Elizabeth D. Auckley, MD1, Judy Daboul, MD2, Kathleen R. Keeler, PhD3, Subhankar Chakraborty, MD, PhD3 1Medical College of Wisconsin, Milwaukee, WI; 2The Ohio State University Wexner Medical Center, Columbus, OH; 3The Ohio State University, Columbus, OH
Introduction: Music is often played during surgical procedures. Music in the non-medical workplace has been found to have many positive effects (facilitating learning, reducing stress, and mood regulation) as well as negative effects (distraction, increasing occurrence of errors and mistakes, increasing tension and psychological distress). The medical literature lacks an understanding of how music affects team processes and the interactions with others in an operating room (OR). The purpose of this study is to understand how music affects work relationships with coworkers and the consequences of those interactions for organizational medical processes in the OR and endoscopy.
Methods: This was a prospective, single center, qualitative study of healthcare professionals. First-person interviews were conducted virtually on Zoom and recorded on Otter.ai. Participants were recruited at Ohio State University Wexner Medical Center through hospital employee messaging. Participants were required to be 18 years or older, english speaking, and work in an OR environment to be eligible. Interviews were analyzed using Dedoose to identify higher-order themes, based on common properties, as well as relationships between these themes.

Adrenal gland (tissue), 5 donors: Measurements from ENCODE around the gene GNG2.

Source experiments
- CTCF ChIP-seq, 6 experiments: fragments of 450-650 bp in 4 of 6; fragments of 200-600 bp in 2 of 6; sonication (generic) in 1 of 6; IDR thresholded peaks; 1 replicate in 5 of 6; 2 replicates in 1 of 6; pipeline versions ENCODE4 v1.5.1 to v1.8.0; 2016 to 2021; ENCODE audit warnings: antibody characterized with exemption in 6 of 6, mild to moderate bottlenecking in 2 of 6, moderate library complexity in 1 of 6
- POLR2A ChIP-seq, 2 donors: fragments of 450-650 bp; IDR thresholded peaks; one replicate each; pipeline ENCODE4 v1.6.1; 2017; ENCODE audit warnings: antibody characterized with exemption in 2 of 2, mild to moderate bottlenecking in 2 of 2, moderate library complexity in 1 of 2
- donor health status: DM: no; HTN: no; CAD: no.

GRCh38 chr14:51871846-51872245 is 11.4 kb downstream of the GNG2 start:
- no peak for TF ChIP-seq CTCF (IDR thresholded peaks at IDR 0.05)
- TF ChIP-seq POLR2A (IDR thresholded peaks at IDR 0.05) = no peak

Results: Forty-four interviews were conducted from a variety of sources including surgeons, anesthesiologists, fellows, residents, surgical technicians, and nurses. Interviews resulted in 1620 coded excerpts. Informants reported that music attributes such as familiarity, upbeat/fast paced, and preferred volume were perceived as positively contributing to the OR experience. Informats reported that music enhanced collegiality, humanized coworkers by learning about their music preferences, and facilitated perceptions of belonging and psychological safety within the OR. Respondents noted this music enhanced their focus during procedures, enhanced team efficiency, and contributed to their wellbeing. In contrast, music that lacked these attributes was reported to have a negative impact on individual focus and wellbeing, as well as team efficiency, communication, and cohesion (Table1).
Discussion: Results from our qualitative study suggest the type of music played in the OR affects critical individual and team outcomes. In general, informants reported that music that was familiar to everyone, upbeat, and played at an appropriate volume improved OR outcomes for both the individual and the team as a whole. This study serves as preliminary evidence of the consequences of music for medical personnel.
Elizabeth Auckley indicated no relevant financial relationships.
Judy Daboul indicated no relevant financial relationships.
Kathleen Keeler indicated no relevant financial relationships.
Elizabeth D. Auckley, MD1, Judy Daboul, MD2, Kathleen R. Keeler, PhD3, Subhankar Chakraborty, MD, PhD3. P1989 - The Harmonious Touch: Exploring the Impact of Music on Team Dynamics in the Operating Room, ACG 2023 Annual Scientific Meeting Abstracts. Vancouver, BC, Canada: American College of Gastroenterology.